“I really need a platform that can allow me to reach Asian audiences…” explained Wouter van Marle at a recent SparkRaise crowdfunding meetup.
Wouter’s hydroponics system for sustainable and environmentally friendly gardening is set to be one of the first to seek to raise funds through Hong Kong’s newest rewards-based crowdfunding platform, SparkRaise.com. SparkRaise is launching with closed user testing before opening up to a wider audience later in 2016.
Designed and created in Hong Kong, Wouter’s hydroponics system is an example of creative development and entrepreneurism in the city. Indeed, much has been accomplished to grow Hong Kong’s start-up ecosystem in the past year.
A survey conducted by Invest Hong Kong in 2015 showed a 46% increase in startups in Hong Kong’s co-working spaces and incubators. The government has also been focused on developing and promoting Hong Kong as a FinTech hub and has established a Steering Group on Financial Technologies to advise on how best to accomplish this.
Hong Kong now boasts a vibrant start-up community, which bodes well for the SAR if it can continue to foster and support the passion and entrepreneurism that exists today. However, this ecosystem also depends on the success of its start-ups.
Crowdfunding is still but a seedling in Hong Kong as compared to the rapid growth and development it has enjoyed in the U.S. and Europe. A supportive regulatory framework, passion for innovation and an active online support base have all helped to spur rewards, lending and increasingly equity based crowdfunding there.
While the start-up community is largely familiar with crowdfunding, there is still significant education that needs to take place amongst the general public in Hong Kong and Asia. So far, with most Hong Kong based gadget and tech related projects choosing to raise funds using platforms abroad, there has been little opportunity for the general public to gain an understanding of the wide ranging benefits crowdfunding can have on the economy and job creation.
An oft-cited challenge faced by Hong Kong’s start-ups is lack of funding. Rewards based crowdfunding offers not just a chance to fundraise for a business idea or a tech project, but also the chance to build a customer base, engage directly with customers on product development and build a brand. Venture capitalists also like companies that have crowdfunded as it demonstrates a market and existing customers for a new product. In the U.S., it has become an important first step for many start-ups to attract investment capital.
The “Series A gap” is also a recurring theme in Hong Kong, with entrepreneurs and small businesses claiming difficulties raising money in the SAR after their seed rounds. Equity and lending based crowdfunding offers companies a way to raise growth and expansion capital in a more efficient and cost effective manner than through traditional channels.
Support from the government, as well as a regulatory framework with more relaxed requirements than current securities regulations for certain forms of crowdfunding, are important steps that have been taken in a number of other jurisdictions in Asia. Such steps will also be important for helping to grow a robust crowdfunding culture in Hong Kong, balancing efficiency with appropriate levels of investor protection.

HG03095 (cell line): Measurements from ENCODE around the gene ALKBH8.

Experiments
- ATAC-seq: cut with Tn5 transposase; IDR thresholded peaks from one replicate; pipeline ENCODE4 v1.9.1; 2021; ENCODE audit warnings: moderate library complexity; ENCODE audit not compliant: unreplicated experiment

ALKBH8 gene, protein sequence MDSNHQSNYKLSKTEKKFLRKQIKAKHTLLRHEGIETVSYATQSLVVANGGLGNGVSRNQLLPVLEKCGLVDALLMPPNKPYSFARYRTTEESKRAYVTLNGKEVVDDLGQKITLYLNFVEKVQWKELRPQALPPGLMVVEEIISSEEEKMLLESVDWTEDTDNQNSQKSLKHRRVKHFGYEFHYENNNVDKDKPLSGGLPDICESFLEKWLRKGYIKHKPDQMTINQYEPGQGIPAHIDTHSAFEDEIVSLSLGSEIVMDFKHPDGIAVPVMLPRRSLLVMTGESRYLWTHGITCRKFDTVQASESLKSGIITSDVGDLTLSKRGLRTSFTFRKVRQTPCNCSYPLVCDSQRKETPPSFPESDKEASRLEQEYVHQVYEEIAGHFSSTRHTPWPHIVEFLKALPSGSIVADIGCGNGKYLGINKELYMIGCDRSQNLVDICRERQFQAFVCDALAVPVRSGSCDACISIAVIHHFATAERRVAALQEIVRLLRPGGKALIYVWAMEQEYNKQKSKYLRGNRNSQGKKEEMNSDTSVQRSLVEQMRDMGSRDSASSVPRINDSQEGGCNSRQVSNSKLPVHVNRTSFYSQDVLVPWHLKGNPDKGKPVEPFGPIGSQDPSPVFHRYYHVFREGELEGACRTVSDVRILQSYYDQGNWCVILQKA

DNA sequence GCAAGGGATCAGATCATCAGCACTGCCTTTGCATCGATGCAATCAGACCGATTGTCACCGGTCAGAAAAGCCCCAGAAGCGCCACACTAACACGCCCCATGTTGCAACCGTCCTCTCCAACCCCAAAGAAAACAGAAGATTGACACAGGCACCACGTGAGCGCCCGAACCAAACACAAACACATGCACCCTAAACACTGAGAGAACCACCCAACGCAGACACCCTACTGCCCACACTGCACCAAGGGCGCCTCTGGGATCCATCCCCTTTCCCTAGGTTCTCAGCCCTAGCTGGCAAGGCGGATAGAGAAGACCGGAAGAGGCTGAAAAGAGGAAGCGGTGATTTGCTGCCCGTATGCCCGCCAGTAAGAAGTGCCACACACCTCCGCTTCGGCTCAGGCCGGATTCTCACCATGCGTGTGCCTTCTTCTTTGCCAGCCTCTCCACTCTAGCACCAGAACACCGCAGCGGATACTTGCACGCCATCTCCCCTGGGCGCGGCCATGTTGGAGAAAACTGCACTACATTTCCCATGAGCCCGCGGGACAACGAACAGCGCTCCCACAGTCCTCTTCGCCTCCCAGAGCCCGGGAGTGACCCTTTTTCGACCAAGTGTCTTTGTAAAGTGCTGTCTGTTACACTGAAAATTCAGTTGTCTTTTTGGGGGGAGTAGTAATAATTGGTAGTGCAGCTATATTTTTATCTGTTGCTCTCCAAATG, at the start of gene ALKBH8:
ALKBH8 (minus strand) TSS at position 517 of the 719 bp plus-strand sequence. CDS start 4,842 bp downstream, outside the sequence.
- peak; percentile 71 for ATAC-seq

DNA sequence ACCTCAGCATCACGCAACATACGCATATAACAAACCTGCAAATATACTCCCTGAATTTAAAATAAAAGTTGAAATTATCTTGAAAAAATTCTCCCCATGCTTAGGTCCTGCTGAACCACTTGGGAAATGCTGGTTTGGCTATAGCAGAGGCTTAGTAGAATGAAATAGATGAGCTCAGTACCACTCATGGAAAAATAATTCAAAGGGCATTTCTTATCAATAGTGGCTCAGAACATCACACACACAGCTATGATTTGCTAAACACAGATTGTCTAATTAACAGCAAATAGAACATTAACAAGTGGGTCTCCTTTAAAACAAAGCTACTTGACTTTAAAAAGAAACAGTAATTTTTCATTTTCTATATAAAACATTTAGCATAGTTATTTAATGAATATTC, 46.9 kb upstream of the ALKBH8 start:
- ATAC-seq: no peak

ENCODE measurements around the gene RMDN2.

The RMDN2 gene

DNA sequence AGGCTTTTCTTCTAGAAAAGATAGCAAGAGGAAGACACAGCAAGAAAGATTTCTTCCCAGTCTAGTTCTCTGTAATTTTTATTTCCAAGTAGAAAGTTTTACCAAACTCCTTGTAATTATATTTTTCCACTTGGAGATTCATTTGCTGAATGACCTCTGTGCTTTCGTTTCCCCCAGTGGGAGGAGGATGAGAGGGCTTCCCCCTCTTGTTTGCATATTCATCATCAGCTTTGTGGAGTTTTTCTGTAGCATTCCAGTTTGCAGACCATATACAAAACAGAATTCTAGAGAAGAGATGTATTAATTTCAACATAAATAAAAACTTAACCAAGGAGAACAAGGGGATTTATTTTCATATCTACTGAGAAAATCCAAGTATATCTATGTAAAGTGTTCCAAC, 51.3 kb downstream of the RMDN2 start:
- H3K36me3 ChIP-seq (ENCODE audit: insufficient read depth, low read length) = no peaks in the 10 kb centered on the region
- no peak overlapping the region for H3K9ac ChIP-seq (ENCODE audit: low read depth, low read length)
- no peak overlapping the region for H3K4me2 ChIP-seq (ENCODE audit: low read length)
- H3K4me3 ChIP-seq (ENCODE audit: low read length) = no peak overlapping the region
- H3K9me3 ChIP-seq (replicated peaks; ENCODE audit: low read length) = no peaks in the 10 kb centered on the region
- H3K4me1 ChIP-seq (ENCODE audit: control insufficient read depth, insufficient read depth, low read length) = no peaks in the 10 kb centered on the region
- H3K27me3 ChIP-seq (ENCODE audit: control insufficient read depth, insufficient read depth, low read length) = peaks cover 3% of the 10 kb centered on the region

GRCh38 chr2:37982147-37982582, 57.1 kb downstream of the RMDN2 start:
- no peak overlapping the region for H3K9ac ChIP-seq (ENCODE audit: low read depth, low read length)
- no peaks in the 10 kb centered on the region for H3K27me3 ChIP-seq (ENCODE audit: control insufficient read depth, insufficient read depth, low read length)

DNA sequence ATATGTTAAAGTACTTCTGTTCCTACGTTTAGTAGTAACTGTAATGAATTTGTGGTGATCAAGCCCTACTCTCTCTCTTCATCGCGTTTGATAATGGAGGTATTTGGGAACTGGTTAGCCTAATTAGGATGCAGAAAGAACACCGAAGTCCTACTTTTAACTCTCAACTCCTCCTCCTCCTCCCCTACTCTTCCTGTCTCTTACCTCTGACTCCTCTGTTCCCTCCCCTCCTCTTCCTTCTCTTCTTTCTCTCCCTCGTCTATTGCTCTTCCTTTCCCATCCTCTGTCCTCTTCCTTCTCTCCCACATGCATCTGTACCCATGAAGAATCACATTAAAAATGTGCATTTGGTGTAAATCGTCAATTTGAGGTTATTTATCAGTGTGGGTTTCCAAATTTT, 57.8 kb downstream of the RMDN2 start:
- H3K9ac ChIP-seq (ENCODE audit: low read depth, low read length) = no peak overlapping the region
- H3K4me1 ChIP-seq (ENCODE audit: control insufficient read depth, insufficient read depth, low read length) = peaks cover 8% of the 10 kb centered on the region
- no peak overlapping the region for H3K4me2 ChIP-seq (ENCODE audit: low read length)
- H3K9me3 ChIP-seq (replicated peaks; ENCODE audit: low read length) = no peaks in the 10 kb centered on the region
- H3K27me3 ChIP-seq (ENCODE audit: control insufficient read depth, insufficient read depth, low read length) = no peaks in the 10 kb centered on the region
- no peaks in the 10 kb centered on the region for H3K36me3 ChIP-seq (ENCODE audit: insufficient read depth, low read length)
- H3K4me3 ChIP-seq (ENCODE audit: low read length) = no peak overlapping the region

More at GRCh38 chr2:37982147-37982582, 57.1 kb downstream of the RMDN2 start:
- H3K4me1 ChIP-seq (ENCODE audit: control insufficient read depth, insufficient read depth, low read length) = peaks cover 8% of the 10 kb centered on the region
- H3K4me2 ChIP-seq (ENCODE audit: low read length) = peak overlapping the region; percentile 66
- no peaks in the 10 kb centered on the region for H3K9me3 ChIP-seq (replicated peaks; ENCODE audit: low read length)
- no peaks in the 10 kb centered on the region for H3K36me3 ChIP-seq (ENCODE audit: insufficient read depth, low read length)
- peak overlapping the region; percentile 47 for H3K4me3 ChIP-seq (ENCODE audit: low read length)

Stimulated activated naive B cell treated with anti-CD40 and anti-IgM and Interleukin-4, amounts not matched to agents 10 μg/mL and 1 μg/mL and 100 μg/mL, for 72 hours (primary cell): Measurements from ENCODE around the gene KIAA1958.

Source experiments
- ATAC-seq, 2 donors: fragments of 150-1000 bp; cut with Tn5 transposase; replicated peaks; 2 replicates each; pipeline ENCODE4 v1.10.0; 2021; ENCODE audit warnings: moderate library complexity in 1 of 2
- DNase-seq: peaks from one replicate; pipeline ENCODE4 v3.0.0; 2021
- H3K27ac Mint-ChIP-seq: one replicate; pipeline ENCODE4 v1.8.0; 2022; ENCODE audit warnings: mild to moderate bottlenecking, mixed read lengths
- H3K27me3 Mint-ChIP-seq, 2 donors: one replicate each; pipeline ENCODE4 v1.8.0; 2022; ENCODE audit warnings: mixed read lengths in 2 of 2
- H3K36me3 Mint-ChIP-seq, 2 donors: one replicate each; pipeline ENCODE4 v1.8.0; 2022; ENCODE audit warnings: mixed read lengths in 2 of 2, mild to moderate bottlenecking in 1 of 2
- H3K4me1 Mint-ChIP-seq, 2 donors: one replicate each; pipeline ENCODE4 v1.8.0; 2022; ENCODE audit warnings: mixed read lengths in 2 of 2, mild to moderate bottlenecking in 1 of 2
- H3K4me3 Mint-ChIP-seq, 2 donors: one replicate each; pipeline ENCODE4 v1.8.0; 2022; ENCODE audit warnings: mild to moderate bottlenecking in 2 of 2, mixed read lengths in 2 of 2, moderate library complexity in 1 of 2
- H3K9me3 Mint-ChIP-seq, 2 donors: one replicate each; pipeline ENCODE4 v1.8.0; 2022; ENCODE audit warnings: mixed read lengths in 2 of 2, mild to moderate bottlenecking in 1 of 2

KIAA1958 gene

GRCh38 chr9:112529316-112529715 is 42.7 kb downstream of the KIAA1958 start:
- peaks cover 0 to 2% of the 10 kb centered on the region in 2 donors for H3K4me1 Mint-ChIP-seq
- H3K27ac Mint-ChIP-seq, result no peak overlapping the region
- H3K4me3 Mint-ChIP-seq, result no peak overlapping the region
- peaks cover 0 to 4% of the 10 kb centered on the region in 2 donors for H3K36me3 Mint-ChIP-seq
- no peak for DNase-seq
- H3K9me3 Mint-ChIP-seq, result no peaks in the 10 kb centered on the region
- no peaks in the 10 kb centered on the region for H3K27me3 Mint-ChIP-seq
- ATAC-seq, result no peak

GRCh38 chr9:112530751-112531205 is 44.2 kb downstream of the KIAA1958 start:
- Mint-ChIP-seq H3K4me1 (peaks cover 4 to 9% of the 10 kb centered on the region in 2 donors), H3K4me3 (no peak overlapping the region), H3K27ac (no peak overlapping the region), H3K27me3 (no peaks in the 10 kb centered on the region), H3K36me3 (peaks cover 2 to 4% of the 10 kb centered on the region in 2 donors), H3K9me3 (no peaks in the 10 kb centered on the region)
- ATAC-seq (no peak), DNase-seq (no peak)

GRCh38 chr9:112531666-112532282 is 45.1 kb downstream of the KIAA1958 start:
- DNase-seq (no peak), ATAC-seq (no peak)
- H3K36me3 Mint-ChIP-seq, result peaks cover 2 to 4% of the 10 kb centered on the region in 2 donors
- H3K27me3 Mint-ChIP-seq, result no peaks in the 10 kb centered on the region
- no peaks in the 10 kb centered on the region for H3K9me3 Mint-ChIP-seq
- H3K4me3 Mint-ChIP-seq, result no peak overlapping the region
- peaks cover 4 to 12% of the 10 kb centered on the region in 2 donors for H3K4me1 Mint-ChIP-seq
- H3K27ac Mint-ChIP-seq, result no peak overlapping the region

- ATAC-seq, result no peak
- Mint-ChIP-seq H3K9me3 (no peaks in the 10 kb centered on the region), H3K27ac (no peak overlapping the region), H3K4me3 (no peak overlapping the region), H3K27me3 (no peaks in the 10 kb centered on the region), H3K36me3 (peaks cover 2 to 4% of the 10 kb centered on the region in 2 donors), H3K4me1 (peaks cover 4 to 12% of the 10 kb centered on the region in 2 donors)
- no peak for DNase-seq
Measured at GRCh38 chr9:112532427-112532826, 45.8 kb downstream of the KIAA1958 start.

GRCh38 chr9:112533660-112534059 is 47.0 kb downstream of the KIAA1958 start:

While developments in the regulatory framework for crowdfunding in Hong Kong continue, it is also important not to forget the importance of creativity, humanities and the arts. This was highlighted in the HK Internet Finance Council’s report in June 2015, published with DLA Piper, KPMG and Thomson Reuters, which asserted that “developing a successful FinTech sector will require support in developing a bigger pool not just of IT staff but also of creative thinkers… officials now need to think more about ways of encouraging stronger learning in the arts and humanities.”
Marc Rogivue’s 3D printer, aptly called the “Curiosity”, is another Hong Kong based creative project planning to launch a crowdfunding campaign in 2016. His is an easy-to-assemble educational 3D printer which offers a low-cost platform for educational purposes. It enables people of all ages and backgrounds to become inventors. In addition, by up-cycling e-waste such as old DVD drives and PC power supplies the Curiosity 3D Printer educates on environmental issues, recycling and up-cycling, in addition to everything about 3D printing.
Marc’s vision is “to open-source this technology and encourage educators around the world to adopt this platform and use it in their classrooms, i.e. ‘One 3D Printer per child’.”
Crowdfunding has proven to be an important part of the start-up ecosystem in other parts of the world. For Hong Kong to effectively compete as a global start-up and FinTech hub, it should support a culture of online social funding as well as nurture local creative talent.
We have a strong and growing start-up crowd in the city and we now need this community to channel its passion into local crowdfunding platforms to support our local and regional businesses, innovation and creative projects. To do so is not only to crowdfund for those specific projects, but it is to crowdfund for our region’s entire start-up ecosystem.
By Yeone W. Moser Fok: Yeone is founder and CEO of SparkRaise, a rewards based crowdfunding platform, and a former banker at Credit Suisse, JP Morgan and Deutsche Bank